There are two ways for schools to alleviate the crushing student loan debt faced by vets entering the workforce with loans double their starting salary, says Dr Willie Reed, longtime Dean of the Purdue. University College of Veterinary Medicine.
“You are keeping the tuition flat or increasing the scholarships,” he said firmly.
Purdue University, under the leadership of its famously frugal president, Mitch Daniels, has chosen to do both, including freezing tuition fees at the West Lafayette, Indiana campus for a decade.
The goal – which keeps tuition and vet fees for Indiana residents at around $ 20,000 per year and $ 44,700 per year for non-residents, with an occasional increase in fees – aims to make more affordable education, especially for those living in the state. At veterinary college, half of Purdue’s students are Hoosiers.
Like many in the profession, Reed views school debt as the Achilles heel of the profession, and supports his institution’s commitment to affordability. Across the country, veterinary education is more expensive than ever – between $ 19,616 and $ 72,292 per year in tuition and fees, depending on the program and the student’s residency status – leaving most aspiring practitioners with a difficult choice: give up their dream career or risk accumulating sky-high debt.
Neither is acceptable, as far as Reed is concerned: “Don’t exclude people from an education – that’s so important”.
It is not easy. As Daniels moves forward on an affordability mission, Reed must balance an annual operating budget of $ 75 million while building a $ 108 million veterinary teaching hospital, slated to open in March. To aid its efforts, an annual state allocation of $ 18 million goes directly to the program. There was a slight increase in income from the existing teaching hospital and diagnostic lab, and donations from fundraising increased “so we were able to manage,” Reed said.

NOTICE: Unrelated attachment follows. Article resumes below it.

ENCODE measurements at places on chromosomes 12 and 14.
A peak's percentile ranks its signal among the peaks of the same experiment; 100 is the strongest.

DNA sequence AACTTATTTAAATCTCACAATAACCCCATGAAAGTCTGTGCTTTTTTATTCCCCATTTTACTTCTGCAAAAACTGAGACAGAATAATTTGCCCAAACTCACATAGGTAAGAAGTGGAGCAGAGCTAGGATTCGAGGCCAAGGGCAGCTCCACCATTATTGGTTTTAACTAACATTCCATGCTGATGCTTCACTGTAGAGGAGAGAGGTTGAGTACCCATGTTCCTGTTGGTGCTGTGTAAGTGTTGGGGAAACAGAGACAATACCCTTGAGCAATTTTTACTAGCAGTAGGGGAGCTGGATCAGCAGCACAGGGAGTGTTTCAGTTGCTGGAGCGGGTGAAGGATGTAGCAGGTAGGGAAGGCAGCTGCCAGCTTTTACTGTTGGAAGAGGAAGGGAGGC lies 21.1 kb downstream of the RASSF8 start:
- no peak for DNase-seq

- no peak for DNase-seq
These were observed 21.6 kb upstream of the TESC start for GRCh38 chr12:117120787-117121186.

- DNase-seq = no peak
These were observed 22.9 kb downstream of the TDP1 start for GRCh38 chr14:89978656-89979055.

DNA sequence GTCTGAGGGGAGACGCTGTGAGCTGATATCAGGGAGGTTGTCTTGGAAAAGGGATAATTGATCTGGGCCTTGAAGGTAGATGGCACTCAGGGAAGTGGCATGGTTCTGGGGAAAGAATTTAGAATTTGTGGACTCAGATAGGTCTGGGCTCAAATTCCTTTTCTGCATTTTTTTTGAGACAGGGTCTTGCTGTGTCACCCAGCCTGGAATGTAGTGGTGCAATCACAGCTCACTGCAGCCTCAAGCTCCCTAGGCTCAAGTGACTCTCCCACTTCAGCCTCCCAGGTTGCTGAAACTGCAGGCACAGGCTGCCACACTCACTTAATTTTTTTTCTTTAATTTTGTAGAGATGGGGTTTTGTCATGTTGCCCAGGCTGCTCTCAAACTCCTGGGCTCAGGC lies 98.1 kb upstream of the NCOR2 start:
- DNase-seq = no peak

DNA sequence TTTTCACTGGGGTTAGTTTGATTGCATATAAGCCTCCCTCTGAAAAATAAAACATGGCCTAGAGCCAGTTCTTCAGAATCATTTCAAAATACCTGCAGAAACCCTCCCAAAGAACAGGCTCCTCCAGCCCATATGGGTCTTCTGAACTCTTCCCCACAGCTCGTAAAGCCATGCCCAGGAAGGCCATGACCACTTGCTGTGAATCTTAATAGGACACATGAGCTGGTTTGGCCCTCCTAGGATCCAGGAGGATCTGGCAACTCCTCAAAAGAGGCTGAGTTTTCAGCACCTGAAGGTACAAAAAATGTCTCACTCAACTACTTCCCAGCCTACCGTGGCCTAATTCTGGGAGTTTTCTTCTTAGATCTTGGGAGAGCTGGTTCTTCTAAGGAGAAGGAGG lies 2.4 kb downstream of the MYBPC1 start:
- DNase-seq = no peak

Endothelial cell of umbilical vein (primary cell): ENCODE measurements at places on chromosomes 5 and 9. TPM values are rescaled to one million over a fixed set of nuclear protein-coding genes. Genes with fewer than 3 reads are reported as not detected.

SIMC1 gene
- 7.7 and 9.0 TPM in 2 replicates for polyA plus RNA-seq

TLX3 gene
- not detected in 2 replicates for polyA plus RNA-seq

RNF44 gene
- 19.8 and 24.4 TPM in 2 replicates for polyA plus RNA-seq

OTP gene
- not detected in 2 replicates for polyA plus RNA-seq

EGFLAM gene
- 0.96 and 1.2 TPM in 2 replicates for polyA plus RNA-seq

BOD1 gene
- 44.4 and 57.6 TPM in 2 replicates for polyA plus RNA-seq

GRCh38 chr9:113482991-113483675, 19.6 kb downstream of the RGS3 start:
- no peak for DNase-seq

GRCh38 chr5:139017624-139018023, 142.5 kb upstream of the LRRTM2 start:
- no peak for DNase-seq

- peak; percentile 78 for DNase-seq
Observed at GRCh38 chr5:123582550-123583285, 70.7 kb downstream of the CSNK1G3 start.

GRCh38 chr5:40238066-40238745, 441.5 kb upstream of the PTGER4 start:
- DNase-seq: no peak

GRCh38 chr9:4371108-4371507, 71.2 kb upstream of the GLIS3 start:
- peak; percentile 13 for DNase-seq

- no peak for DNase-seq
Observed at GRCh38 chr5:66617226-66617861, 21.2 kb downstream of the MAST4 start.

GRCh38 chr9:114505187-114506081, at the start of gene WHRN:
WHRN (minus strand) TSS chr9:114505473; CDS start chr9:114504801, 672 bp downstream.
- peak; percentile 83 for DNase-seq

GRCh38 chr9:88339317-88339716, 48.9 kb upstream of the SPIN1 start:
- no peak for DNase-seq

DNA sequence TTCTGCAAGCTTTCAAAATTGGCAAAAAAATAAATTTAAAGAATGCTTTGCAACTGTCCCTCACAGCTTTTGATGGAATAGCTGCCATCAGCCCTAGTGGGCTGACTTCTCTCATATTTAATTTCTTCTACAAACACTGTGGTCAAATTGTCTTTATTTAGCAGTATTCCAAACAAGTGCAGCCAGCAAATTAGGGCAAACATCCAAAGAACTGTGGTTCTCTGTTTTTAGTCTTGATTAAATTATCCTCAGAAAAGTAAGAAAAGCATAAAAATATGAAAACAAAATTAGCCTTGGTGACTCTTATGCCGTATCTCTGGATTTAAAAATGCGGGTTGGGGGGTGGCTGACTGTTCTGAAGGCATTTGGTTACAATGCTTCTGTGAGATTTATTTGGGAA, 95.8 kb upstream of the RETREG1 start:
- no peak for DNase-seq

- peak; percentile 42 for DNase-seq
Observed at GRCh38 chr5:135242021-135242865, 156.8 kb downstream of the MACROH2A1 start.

Many other veterinary programs are not so lucky. According to a State Higher Education Finance report released this year, public funding for higher education in general has not fully recovered from the cuts made during the 2008 recession, putting pressure on tuition fee revenues. . This means raising tuition fees and borrowing more to pay them. Total student loan debt in the United States is $ 1.71 trillion, spread among 45 million borrowers with average monthly payments of around $ 300.
“Debt grows steadily, and it’s not unique to veterinary medicine,” said Bridgette Bain, associate director of analysis at the American Veterinary Medical Association, at a recent online symposium. “WE student debt has grown by 100% over the past decade, across all disciplines.
“We certainly don’t see tuition fees being cut,” she said.
Veterinary borrowers in 2020 had an average debt of $ 188,853 at the end of their schooling, a 43% increase from 2011, according to AVMA figures. The highest individual debt reported by fourth-year students who responded to an annual AVMA survey last year was half a million dollars.
The average debt for the veterinarian class who graduated from Purdue last year was $ 145,336, Reed said, and 88% of the class received help from the university in the form of scholarships and grants.
“Universities are not cutting tuition fees,” he said. “At the end of the day, for Purdue, I think keeping the tuition flat was the best we could have hoped for. It is expensive to train veterinary students.”
Going to Purdue vet school is cheaper than most of the 33 schools in the United States, the American Association of Veterinary Colleges reports. Looking at the 2020 data in the group’s cost comparison tool, four years of state tuition at Purdue cost $ 80,734, the most affordable option for Indiana residents and the program. the cheapest in the country taking into account the costs and living expenses. For non-residents, the program ranked sixth among the most economical options over four years, with tuition fees of $ 180,089; $ 284,492 including living expenses.
A education cost map by the VIN Foundation, a nonprofit arm of the Veterinary Information Network, the parent company of the VIN News Service, classifies Purdue in the same way.
According to data from the AAVMC and the VIN Foundation, only one U.S. program charges its residents less: Four years of veterinary education at North Carolina State University costs $ 78,479. The most expensive program in the country is at Midwestern University. The private four-year program in Glendale, Arizona alone manages nearly $ 260,000 in tuition. Add in living expenses and expenses, and the cost to attend the Midwestern could exceed $ 420,000.